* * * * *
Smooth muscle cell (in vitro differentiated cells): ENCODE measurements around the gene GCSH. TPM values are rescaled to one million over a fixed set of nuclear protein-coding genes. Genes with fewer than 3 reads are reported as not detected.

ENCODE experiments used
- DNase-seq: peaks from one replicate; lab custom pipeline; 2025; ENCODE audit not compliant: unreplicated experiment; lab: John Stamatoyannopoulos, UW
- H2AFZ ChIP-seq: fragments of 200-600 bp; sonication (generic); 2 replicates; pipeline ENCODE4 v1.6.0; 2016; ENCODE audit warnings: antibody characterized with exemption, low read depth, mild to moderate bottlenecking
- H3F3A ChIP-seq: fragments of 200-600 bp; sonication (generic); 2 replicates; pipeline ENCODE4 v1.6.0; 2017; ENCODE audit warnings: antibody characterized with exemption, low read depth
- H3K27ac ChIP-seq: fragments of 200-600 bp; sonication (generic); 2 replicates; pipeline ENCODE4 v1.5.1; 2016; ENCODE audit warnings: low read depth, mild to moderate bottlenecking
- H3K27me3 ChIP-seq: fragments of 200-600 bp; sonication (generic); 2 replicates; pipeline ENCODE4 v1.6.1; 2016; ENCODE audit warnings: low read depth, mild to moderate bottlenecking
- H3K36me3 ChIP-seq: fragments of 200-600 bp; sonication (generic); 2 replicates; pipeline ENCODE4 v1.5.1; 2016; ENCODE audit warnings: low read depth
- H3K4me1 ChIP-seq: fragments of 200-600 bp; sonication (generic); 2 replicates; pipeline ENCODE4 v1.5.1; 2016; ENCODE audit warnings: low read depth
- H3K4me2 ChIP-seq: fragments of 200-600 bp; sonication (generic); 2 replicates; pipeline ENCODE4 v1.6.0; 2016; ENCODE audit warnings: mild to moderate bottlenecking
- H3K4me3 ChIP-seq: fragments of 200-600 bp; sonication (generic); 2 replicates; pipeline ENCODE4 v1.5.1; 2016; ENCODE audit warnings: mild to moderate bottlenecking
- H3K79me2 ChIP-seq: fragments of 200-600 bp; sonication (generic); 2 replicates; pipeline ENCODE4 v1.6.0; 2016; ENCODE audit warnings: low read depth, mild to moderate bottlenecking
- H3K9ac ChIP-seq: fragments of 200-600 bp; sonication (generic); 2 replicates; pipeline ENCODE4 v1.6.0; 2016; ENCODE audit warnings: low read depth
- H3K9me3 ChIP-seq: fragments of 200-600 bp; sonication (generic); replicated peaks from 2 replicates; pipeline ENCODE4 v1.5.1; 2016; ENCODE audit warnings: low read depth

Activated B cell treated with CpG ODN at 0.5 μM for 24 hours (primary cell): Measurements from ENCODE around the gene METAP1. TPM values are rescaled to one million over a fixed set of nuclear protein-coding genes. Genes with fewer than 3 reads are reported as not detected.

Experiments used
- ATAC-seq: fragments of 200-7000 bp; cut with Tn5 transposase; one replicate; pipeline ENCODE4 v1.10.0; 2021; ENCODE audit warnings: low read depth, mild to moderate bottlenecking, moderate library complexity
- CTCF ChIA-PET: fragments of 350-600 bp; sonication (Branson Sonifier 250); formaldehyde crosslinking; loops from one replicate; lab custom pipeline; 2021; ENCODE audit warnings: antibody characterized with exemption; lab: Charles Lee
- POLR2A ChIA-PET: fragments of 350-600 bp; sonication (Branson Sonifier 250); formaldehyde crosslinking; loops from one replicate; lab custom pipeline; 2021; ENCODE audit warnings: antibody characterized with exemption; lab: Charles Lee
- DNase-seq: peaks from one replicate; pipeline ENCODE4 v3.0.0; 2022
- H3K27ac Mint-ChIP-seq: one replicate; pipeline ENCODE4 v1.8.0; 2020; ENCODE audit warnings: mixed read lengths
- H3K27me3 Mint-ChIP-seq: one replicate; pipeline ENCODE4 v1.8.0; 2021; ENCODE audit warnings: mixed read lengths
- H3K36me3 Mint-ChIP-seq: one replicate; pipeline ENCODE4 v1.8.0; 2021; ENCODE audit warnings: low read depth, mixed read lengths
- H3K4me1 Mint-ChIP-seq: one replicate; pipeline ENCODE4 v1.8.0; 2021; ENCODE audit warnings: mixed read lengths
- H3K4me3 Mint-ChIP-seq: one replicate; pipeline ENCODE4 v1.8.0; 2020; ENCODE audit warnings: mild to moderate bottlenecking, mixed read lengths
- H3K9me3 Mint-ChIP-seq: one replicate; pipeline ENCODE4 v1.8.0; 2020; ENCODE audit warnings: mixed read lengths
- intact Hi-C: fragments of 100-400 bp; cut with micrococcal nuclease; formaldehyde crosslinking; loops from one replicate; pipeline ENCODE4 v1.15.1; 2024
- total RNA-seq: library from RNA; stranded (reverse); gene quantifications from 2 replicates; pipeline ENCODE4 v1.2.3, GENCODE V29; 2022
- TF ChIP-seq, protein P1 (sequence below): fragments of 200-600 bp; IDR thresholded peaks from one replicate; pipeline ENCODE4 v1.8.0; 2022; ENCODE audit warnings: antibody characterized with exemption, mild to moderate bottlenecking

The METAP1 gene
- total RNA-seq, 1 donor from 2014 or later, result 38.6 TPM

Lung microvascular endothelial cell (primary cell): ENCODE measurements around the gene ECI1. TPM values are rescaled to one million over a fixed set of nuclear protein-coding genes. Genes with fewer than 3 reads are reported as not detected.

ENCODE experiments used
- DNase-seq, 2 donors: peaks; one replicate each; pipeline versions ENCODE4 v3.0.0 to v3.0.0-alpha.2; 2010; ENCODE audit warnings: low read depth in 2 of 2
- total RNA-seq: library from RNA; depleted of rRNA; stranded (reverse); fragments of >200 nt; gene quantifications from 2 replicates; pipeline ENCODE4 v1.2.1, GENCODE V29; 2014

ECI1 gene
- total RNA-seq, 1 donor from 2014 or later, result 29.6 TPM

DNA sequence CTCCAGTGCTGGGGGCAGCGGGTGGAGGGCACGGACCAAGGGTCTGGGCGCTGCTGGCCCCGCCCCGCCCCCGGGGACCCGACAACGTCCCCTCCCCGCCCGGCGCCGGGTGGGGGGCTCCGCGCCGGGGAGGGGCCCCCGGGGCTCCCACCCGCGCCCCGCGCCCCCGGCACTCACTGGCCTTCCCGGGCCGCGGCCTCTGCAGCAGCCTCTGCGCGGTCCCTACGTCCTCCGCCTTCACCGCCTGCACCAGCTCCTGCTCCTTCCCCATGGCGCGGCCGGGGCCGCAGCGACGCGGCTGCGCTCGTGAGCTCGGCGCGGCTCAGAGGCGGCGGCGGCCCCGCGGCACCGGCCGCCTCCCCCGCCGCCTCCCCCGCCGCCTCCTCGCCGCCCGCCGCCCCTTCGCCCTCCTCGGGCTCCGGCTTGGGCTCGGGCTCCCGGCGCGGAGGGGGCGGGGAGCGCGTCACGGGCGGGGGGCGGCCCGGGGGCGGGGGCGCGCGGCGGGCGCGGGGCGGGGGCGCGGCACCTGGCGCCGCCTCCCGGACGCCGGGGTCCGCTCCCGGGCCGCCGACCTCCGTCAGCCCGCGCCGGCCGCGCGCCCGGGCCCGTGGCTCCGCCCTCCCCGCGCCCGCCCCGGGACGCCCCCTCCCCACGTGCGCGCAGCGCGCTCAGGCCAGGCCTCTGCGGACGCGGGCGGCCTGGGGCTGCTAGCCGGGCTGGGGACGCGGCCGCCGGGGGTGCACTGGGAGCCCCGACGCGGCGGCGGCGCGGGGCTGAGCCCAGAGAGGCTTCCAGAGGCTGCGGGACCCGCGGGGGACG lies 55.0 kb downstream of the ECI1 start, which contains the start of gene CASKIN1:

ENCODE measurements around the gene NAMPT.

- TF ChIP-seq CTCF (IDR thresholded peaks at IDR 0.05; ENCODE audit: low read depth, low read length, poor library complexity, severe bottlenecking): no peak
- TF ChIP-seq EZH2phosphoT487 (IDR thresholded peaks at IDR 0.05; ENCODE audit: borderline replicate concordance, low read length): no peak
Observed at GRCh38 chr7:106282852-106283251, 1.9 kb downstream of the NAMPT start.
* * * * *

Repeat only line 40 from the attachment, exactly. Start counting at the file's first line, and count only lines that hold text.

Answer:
- TF ChIP-seq CTCF (IDR thresholded peaks at IDR 0.05; ENCODE audit: low read depth, low read length, poor library complexity, severe bottlenecking): no peak